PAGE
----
The ABC’s Four Corners program is banging the drum hard ahead of tonight’s long-overdue examination of Australia’s opaque system of campaign finance and political donations.

As usual, this is a difficult story to cover because donors and the major political parties are reluctant to front the cameras. Don’t be surprised if the great Liberal Party of Australia fails to have anyone talking for it on this most important governance issue being examined by the national broadcaster’s premier investigative program.

However, shopping centre giant Westfield did let a Four Corners crew into its recent AGM, when I hit cranky billionaire founder Frank Lowy with a series of questions about the property developer’s generosity with politicians over the years. It should make for interesting television.

Frank’s attitude to the subject of governance was revealing at the AGM, including on the question of heavily funding the Clintons over the years.

The decision to finally do a major ABC investigation on political donations might have been influenced by this Crikey piece back in February pointing out how Aunty’s various flagship programs had failed the public over the years by delivering sparse coverage of the annual February 1 donations data dump.

The teaser released by Four Corners last Thursday includes this:

“And in an exclusive interview with Four Corners, the regulator withholding more than $4 million dollars of funding destined for the Liberal party breaks his silence.”

That would be Keith Mason, the former judge-turned-chairman of the NSW Electoral Commission, who has withheld $4.4 million of public from the NSW Liberals after the party received $700,000 in donations through the Free Enterprise Foundation, some of which from prohibited sources such as property developers like Westfield.

The full list of those 73 donors was revealed online in an ICAC exhibit and later published by The Australian in late March, so it is surprising the situation still hasn’t been fully resolved with the election campaign in full swing.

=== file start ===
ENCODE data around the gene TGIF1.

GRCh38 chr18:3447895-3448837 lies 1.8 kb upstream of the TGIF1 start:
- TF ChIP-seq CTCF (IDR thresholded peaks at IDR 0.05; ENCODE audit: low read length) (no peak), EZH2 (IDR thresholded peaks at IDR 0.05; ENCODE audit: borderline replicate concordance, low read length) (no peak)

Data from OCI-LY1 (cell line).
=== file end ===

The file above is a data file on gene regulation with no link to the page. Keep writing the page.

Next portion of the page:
Political donations are spasmodically covered by the media in Australia, but there’s a lot of it going on right now with sod-all disclosure. As an independent candidate running against Kevin Andrews in Menzies, I’m no different to anyone else in soliciting for donations to help fund the campaign.

Kevin Andrews has already spent close to $200,000 with three flyers, even though nominations don’t close until June 9. He’s got the big advantage of a six-figure taxpayer-funded annual printing allowance.

I’m happy to disclose that anti-pokies campaigner Paul Bendat has committed $10,000 to the cause and a Crikey life member called Rod also sent through $5000 last Thursday. We’re meeting for the first time over coffee this Wednesday, but it will be too late for him to ask for any favours as the money is already through and committed to a $5000 full-page ad on page 4 of the June 6 edition of Rupert Murdoch’s powerful local paper, The Manningham Leader.

The July 2 election date actually makes it easier to raise funds in some respects, because citizens (not companies) can claim a tax deduction of up to $1500 for donations to registered political parties. This will be just another “get your tax down” marketing push amid the usual late June offers.

Interestingly, as the ATO explains here, donations to independent candidates are treated separately so an individual can claim up to $3000 per year, provided it is split equally between registered parties and independent candidates.

And if you want to claim $6000 worth of donation deductions for this federal campaign, just transfer $1500 to a party and $1500 to an independent before June 30 and then repeat the process on July 1.

Lots of the bigger union, corporate and individual donors like to delay disclosure of their generosity, so expect plenty of them to make a commitment earlier in the campaign, but then delay the payment until the 2016-17 financial year, so it won’t be publicly disclosed until February 1, 2018.

If City of Melbourne councillors vote in favour of this motion at the May 31 council meeting, we will effectively move to an online continuous disclosure regime for all donations above $150.

Imagine if the political duopoly in Australia, which happily presides over the world’s weakest campaign finance laws, had to report within 14 days of a big donation from the likes of the CFMEU or ANZ bank.

Such sunlight would lead to fewer donations, which is what the extremely generous public funding of $2.70 per vote was meant to do in the first place.

*Stephen Mayne is a Councillor at the City of Melbourne and is standing as an independent against Kevin Andrews in Menzies. He was not paid for this item.